Mating is another topic that quickly comes to mind when discussing alpaca behavior. If you’ve ever witnessed mating with an aggressive male, you’ll know why. When the male is an aggressive mate, he will do everything within his power to complete his task and you do not want to get in the way.
I’ve found it very interesting to watch how this all plays out and to note how the male’s personality can vary during this process. Add in the elements of different environments and females and you will have even more variance in the male’s temperament.
Variations in temperament are not for the males alone. The female varies too. An unbred female alpaca can completely change her personality when a male arrives. Even the crabbiest alpaca can turn into a sweet docile female in an effort to be the winner of the mating session. We’ve witnessed this with Sienna on multiple occasions.
And while the mating is happening, there is always a spectator area in play. Any unbred females will lie down as close to the mating couple as they can. The bred females tend to stand back and just watch as if this is the entertainment for the day.
Alpaca pregnancies shift personalities drastically too. I would say virtually all of our alpacas have changed their personalities once they become pregnant. Friendly Stormy became aloof, while quiet and quirky Reba became spunky. Kalista, who would come greet me every time I entered the barn, now ignores me entirely.
The only one who hasn’t shifted drastically is Ariana. I’m not sure if this is because she is an old pro at it or if she is not affected by the hormone change as much as the others.
What I do know if my alpaca girls are affected by the change in hormones and we can see this by the dramatic shift in some of their behavior.
My Personal Tips for Managing Alpaca Behavior
I am not an alpaca expert. Far from it actually. But I do pay close attention to a person’s character and their demeanor. This practice has transferred over to my interaction with our alpaca herd and I know I’ve benefited from it.
Below are my ten tips for encouraging positive alpaca behavior, building a strong bond, and making the most of your alpaca relationship:
- Talk Upon Approach – As I walk to the pasture or barn, I will start speaking while I’m far away so the alpacas can hear my voice and know it is a friendly and familiar human approaching. As Stormy dances or Avalon clucks, I know they are happy to see me. This brings them a sense of calm and it makes me happy to know at least some of the herd is excited to see me.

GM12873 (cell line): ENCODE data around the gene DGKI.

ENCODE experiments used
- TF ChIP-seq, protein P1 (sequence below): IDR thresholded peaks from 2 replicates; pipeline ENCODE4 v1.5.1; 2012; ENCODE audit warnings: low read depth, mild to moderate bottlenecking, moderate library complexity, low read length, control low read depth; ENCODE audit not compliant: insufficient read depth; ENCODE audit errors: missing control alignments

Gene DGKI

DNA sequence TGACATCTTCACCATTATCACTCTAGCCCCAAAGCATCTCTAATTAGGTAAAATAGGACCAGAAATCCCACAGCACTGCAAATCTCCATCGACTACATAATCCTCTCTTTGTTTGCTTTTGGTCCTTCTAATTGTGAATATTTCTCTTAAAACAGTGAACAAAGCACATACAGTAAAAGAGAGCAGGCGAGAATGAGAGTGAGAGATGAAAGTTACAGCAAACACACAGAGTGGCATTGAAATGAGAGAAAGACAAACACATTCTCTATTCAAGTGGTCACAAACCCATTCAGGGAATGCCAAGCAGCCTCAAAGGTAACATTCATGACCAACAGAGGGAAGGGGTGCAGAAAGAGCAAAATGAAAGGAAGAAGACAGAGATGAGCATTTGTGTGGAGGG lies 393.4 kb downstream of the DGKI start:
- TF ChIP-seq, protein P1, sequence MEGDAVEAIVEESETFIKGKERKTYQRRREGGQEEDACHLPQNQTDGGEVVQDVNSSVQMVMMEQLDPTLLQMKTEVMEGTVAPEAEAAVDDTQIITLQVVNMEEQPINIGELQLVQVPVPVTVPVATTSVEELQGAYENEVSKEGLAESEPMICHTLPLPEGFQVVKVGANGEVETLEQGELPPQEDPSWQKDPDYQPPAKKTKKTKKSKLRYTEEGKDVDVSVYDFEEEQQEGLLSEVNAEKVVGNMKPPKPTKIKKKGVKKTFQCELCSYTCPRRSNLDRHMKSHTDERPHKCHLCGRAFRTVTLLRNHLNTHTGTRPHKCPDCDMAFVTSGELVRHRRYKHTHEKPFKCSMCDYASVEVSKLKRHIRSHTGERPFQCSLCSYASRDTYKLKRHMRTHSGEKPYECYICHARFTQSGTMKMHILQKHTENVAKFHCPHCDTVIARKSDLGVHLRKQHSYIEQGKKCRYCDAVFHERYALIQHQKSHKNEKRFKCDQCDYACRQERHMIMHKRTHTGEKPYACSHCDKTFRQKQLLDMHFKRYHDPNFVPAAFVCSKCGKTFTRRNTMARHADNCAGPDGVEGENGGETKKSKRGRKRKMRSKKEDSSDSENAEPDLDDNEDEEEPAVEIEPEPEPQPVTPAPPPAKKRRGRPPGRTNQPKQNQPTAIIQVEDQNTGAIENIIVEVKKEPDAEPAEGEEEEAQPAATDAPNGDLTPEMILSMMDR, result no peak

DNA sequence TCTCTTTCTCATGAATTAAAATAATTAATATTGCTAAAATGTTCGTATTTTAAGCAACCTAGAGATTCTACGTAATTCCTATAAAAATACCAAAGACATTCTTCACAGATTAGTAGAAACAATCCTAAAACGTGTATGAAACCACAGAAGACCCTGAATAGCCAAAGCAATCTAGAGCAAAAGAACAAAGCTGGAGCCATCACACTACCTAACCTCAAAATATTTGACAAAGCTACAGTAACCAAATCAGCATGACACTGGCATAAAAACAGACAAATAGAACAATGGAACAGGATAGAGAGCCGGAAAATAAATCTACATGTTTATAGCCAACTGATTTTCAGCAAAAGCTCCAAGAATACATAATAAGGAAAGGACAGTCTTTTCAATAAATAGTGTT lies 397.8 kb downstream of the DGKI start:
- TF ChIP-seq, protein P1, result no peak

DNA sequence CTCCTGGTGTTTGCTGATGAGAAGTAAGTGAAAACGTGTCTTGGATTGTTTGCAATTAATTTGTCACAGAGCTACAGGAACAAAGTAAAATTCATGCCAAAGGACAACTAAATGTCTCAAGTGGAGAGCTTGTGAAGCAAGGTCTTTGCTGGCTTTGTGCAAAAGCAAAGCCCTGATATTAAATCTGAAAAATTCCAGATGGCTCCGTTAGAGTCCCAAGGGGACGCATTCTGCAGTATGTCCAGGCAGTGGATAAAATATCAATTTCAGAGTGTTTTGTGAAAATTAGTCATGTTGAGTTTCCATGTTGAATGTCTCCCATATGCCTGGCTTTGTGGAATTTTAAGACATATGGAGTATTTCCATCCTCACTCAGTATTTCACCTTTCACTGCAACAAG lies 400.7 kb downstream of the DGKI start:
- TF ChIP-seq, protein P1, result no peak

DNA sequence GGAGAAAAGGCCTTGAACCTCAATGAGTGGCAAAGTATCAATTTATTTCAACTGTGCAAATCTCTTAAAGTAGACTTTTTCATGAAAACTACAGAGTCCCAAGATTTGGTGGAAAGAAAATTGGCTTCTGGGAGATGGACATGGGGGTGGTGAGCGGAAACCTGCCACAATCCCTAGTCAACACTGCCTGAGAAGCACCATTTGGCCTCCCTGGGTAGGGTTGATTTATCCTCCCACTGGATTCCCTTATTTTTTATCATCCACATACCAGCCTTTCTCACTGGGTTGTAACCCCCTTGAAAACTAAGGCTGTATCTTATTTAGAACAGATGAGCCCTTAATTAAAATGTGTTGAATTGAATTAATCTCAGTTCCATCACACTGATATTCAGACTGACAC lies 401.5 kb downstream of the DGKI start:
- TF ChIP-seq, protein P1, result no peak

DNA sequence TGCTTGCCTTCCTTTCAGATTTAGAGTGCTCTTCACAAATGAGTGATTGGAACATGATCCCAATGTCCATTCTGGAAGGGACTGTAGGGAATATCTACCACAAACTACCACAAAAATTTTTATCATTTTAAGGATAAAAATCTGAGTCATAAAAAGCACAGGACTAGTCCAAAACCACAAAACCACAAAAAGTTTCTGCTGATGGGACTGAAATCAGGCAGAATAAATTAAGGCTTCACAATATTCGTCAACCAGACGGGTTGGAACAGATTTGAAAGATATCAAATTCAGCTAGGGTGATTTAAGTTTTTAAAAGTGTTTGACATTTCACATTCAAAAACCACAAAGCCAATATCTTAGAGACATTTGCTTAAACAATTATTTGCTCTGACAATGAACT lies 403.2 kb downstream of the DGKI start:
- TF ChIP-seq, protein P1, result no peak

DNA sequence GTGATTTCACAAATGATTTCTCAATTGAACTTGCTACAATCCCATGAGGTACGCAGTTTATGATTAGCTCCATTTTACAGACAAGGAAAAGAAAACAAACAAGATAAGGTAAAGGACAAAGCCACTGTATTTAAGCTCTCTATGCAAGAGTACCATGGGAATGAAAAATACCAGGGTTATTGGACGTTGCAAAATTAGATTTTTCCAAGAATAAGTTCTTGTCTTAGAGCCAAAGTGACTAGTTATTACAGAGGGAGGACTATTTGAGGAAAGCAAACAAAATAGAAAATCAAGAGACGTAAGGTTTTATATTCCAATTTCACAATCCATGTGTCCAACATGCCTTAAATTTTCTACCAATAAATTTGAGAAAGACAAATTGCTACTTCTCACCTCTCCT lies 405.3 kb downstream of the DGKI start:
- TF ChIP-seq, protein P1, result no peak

- Remain Calm – No matter what happens, remain calm and project this sense of tranquility to your herd. Alpacas are smart enough to feed off of your vibe and your mood, so make sure you don’t let this get altered while interacting.
- Don’t Bring Your Bad Day to the Barn – I’ve had a lot of bad workdays that left me exhausted and crabby. Instead of staying in this unpleasant mood, I choose to head to the barn and let the alpacas lift it away. In doing so I need to be careful of not transferring my stress to the animals. I leave my crabby at the door and allow the alpacas to replenish the void with peace.
- Time is Invaluable – The best gift you can give your alpaca is time. They need time to adjust to their new surroundings and time to get to know you. The easiest way to facilitate this is to simply sit with them often. Take a chair and sit in the middle of the alpaca activity or off to the side. Let them see you exist with them and as part of them. Read a book if you must, but be present.
- Get on Their Level – I’m a tall woman and my head can be a few feet above some alpacas. I always make sure I lower my head to their level when interacting with them. I become less intimidating and the alpaca immediately becomes more relaxed. When I welcome children to the farm I always tell them they are the perfect size and this is because they are already at alpaca level. I personally believe it is one of the reasons alpacas love children.
- Make Eye Contact – Eye contact is important for human interaction and it is important for humans interacting with alpacas. I have found this to be important. If new alpacas, like Attie and Ginger, are uncomfortable with this, that’s okay and I’ll just keep trying. Soon enough they are comfortable and they realize eye contact is a way to interact and connect.
- Talk and Sing Them – This is probably one of the most important lessons I’ve learned. The more I talk to the alpacas, the more comfortable they are with me. And I don’t just talk to the herd as a whole. I patiently walk around and talk to each and every one of them.
- Use Their Names – Alpacas are easily smart enough to know their name and acknowledge their names being said. When I speak to each of our alpacas, I say their names while having our chat. I try very hard to name every alpaca in our herd when I visit. As the herd grows I miss some, but I catch them on the next visit. If your alpaca doesn’t currently know its name, keep repeating it. In a few weeks, I will know it and it will respond. And before I forget to mention it, I don’t use the “official” registry name. I use short versions like Vin, Attie, and Indie. It makes it much easier for communication and verbal reprimands if needed.
- Watch and Listen – There is so much you can learn if you sit quietly and watch and listen. I’ve always been one to people watch and now I alpaca watch. I’ve learned so much about general and individual alpaca behavior this way. If you take the time you can learn their body language and verbal cues, which will help you quickly identify stress, sickness, or plain old happiness.
- Address Anxiety – Don’t dismiss anxiety and stress, as it will quickly manifest itself in overall health and fiber quality. If you look at fiber, you can see exactly when alpacas undergo stress from farm moods, illness, or even bulling. If you see signs of anxiety, address it quickly. Comfort the one in stress and locate the source of the stress. A little intervention can go a long way to keeping your alpacas happy and healthy.
As with anything in life, the alpaca behavior you experience is typically comparable to the level of effort you put into your alpaca herd. You’ll have a very good understanding of each alpaca’s demeanor and temperament if you spend a lot of time interacting, listening, and watching. And the more you know and understand, the more you can shift this to produce more desirable behavior within the barn and pasture.